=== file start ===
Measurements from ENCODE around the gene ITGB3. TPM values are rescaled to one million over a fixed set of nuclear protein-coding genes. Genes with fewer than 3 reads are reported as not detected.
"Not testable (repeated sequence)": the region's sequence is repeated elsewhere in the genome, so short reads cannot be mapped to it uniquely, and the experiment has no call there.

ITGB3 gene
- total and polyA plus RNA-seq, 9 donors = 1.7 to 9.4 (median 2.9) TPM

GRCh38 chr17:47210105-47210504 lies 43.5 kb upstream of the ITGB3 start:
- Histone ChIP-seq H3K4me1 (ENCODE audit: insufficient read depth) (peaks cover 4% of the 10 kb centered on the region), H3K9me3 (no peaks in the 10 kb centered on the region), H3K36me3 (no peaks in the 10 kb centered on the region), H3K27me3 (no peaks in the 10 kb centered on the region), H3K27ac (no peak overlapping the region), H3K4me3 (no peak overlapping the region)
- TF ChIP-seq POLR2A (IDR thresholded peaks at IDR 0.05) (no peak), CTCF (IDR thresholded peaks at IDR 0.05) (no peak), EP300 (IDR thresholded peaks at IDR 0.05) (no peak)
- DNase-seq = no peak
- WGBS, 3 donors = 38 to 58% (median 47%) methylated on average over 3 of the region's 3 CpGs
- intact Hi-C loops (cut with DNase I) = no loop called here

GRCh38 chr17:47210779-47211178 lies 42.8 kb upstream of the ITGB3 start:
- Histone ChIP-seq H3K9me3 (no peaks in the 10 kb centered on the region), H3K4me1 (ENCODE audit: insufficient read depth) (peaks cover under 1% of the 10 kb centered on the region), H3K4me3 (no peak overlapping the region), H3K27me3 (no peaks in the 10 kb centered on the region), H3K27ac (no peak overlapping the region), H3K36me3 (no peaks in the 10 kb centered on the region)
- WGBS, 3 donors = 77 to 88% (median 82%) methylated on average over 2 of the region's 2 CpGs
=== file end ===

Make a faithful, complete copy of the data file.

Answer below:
Measurements from ENCODE around the gene ITGB3. TPM values are rescaled to one million over a fixed set of nuclear protein-coding genes. Genes with fewer than 3 reads are reported as not detected.
"Not testable (repeated sequence)": the region's sequence is repeated elsewhere in the genome, so short reads cannot be mapped to it uniquely, and the experiment has no call there.

ITGB3 gene
- total and polyA plus RNA-seq, 9 donors = 1.7 to 9.4 (median 2.9) TPM

GRCh38 chr17:47210105-47210504 lies 43.5 kb upstream of the ITGB3 start:
- Histone ChIP-seq H3K4me1 (ENCODE audit: insufficient read depth) (peaks cover 4% of the 10 kb centered on the region), H3K9me3 (no peaks in the 10 kb centered on the region), H3K36me3 (no peaks in the 10 kb centered on the region), H3K27me3 (no peaks in the 10 kb centered on the region), H3K27ac (no peak overlapping the region), H3K4me3 (no peak overlapping the region)
- TF ChIP-seq POLR2A (IDR thresholded peaks at IDR 0.05) (no peak), CTCF (IDR thresholded peaks at IDR 0.05) (no peak), EP300 (IDR thresholded peaks at IDR 0.05) (no peak)
- DNase-seq = no peak
- WGBS, 3 donors = 38 to 58% (median 47%) methylated on average over 3 of the region's 3 CpGs
- intact Hi-C loops (cut with DNase I) = no loop called here

GRCh38 chr17:47210779-47211178 lies 42.8 kb upstream of the ITGB3 start:
- Histone ChIP-seq H3K9me3 (no peaks in the 10 kb centered on the region), H3K4me1 (ENCODE audit: insufficient read depth) (peaks cover under 1% of the 10 kb centered on the region), H3K4me3 (no peak overlapping the region), H3K27me3 (no peaks in the 10 kb centered on the region), H3K27ac (no peak overlapping the region), H3K36me3 (no peaks in the 10 kb centered on the region)
- WGBS, 3 donors = 77 to 88% (median 82%) methylated on average over 2 of the region's 2 CpGs